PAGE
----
Ending a year’s worth of record-breaking production numbers, North Dakota’s Bakken Shale was forced to slow down in the midst of bitter cold weather in February as oil volumes month/month fell by 5% and natural gas volumes dropped by 3%, according to the latest statistics released last Friday.
With the bottom falling out of everything except oil prices, North Dakota reported February oil production at 37.3 million bbl (1.33 million b/d), compared to 43.5 million bbl (1.4 million b/d) in January. Gas volumes were 73.5 Bcf (2.6 Bcf/d), compared to 84.3 Bcf (2.7 Bcf/d) in January.
“It was a pretty significant drop, and a major drop in terms of the number of conventional wells shutting down,” said Department of Mineral Resources Director Lynn Helms. The oil decrease was 69,000 b/d, and gas production declined by about 100 MMcf/d. “Once again, gas dropped less than oil…
“There was actually an increase in Bakken wells producing, but the conventional, vertical wells had more than 400 wells go idle, and we saw the idle well count for the month really skyrocket, so we intend to keep an eye on that,” Helms said.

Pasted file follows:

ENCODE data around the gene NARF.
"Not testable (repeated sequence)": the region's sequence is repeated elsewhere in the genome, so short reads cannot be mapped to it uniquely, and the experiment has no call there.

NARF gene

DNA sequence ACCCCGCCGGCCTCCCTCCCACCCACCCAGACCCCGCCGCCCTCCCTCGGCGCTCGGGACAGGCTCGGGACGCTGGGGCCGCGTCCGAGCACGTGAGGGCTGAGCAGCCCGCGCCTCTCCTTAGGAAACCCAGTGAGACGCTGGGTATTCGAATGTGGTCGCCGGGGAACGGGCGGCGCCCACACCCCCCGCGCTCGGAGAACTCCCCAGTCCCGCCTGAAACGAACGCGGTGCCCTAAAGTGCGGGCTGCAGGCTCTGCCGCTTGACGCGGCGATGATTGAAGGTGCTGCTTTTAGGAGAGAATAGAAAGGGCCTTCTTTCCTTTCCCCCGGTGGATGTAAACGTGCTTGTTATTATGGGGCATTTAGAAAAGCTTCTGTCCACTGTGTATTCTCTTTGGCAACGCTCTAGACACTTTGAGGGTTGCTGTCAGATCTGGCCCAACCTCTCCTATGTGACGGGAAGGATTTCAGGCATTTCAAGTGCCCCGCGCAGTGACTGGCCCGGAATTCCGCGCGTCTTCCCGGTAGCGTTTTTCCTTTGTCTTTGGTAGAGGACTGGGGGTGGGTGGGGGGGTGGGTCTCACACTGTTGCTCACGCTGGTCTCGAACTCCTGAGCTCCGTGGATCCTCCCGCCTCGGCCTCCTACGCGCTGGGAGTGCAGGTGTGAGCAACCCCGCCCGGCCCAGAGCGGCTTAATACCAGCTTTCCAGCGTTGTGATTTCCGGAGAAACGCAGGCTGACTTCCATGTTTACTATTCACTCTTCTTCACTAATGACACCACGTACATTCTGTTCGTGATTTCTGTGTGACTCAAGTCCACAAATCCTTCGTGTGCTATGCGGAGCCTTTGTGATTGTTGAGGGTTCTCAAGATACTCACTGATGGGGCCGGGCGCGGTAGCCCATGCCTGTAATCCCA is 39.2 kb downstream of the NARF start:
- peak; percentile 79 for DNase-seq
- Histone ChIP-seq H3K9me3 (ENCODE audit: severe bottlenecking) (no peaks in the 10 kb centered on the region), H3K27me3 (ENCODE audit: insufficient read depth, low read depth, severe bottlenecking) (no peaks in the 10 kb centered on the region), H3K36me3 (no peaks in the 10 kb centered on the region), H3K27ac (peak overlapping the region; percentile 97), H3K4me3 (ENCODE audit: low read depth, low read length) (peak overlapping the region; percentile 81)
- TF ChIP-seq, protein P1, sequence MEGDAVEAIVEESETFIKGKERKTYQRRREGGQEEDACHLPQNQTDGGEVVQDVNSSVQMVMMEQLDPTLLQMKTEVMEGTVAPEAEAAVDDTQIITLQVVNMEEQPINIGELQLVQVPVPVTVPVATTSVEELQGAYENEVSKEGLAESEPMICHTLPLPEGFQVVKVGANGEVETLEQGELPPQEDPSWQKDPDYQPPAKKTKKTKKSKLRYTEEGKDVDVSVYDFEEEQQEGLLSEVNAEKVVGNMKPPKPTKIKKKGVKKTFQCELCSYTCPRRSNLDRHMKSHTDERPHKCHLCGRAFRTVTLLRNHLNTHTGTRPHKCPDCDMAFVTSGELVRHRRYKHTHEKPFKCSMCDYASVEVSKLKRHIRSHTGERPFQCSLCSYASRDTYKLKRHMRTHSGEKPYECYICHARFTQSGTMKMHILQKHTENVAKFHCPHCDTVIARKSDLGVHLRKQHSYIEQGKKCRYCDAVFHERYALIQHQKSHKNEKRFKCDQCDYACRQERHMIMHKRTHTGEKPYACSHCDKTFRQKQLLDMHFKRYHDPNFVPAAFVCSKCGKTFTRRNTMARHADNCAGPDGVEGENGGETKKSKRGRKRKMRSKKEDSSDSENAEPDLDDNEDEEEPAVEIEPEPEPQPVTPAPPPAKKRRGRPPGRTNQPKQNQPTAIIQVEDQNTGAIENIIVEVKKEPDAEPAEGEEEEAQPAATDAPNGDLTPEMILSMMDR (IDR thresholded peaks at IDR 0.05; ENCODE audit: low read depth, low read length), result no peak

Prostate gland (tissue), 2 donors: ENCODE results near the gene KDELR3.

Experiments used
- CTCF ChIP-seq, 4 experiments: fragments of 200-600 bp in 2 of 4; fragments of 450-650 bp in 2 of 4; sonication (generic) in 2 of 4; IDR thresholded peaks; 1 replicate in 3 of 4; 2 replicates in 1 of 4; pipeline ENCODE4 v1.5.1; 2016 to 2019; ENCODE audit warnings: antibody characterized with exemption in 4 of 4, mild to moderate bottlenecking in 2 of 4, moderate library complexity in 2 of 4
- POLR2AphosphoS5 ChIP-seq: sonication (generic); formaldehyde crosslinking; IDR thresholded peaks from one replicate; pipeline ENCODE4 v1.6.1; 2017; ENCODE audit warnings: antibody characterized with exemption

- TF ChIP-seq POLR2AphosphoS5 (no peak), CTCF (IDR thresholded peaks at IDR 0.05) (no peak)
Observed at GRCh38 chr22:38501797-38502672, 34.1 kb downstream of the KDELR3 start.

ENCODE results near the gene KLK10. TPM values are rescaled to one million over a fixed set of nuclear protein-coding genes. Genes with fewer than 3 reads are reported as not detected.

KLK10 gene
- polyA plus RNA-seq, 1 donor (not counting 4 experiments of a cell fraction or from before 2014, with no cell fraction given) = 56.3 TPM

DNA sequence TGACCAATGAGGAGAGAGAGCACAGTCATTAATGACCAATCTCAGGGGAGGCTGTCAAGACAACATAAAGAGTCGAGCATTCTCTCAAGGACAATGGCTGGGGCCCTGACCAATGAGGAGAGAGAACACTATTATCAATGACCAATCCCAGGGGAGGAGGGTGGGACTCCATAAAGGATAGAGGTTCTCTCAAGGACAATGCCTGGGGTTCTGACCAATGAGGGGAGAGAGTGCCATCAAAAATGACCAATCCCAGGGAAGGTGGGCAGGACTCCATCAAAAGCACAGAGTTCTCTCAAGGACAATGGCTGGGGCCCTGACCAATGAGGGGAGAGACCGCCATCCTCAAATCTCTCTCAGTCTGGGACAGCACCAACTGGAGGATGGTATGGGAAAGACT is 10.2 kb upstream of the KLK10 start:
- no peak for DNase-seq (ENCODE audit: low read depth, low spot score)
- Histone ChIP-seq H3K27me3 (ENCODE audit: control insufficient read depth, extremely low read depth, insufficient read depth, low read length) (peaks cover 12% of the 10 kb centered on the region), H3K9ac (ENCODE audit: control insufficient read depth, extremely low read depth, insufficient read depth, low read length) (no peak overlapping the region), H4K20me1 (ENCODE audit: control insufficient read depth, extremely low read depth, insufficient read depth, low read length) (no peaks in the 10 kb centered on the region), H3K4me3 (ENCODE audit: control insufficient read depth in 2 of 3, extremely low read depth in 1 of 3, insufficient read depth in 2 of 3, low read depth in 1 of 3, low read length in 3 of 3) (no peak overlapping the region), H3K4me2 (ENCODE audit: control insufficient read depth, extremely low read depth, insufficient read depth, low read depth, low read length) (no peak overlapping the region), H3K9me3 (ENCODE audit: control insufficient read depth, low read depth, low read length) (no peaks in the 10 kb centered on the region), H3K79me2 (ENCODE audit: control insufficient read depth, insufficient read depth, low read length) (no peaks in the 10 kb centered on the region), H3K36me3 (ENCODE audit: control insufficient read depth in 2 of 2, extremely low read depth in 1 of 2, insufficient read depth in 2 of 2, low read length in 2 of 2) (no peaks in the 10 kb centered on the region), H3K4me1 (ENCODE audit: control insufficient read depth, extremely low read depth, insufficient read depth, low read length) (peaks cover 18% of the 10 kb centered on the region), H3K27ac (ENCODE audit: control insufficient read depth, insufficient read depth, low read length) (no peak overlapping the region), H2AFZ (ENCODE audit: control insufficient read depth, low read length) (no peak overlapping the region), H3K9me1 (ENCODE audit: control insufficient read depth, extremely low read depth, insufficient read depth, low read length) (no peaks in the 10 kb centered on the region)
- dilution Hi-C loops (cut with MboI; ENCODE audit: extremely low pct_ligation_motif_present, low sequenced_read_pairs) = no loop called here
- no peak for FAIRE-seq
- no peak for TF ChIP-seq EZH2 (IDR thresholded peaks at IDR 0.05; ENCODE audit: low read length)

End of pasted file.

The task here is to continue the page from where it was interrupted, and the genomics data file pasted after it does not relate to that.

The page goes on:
“Completions also were down significantly,” at 59 in February, compared to 92 in January and 113 in December.
Producing wells in February dropped to 15,090 from 15,409 in January, which was an all-time high for the Bakken. The number of wells awaiting completion has grown to more than 900, and the inactive wells (1,667) jumped up 10%.
“You expect this with the severe weather we had,” Helms said. “It is very difficult to move and heat frack water in severe cold conditions.”
Oil prices reached $52.50/bbl on Friday for Bakken light sweet crude, compared to $48/bbl in March and $46.30/bbl in February. Natural gas prices, however, have not kept pace, dragging even farther behind.
“Gas prices have not kept up, even though the volumes of gas in storage are significantly below the five-year averages,” Helms said. “We’re at the point where the value of a bbl of crude oil is about 23 times that of gas, and on a BTU basis it should be six-to-one, so at this point gas is incredibly cheap.”
In this context, operators in the state continue to struggle in meeting mandated gas capture goals, mostly because of the relatively low capture percentages on the Fort Berthold Reservation where more than a quarter of the Bakken production is developed.
The lack of capture success is reflected in the February decrease in production. About 52,000 b/d of production was forced offline due to operators having to restrict production because they failed to meet their capture goals.
“It is probably going to be an issue throughout this year,” Helms said.
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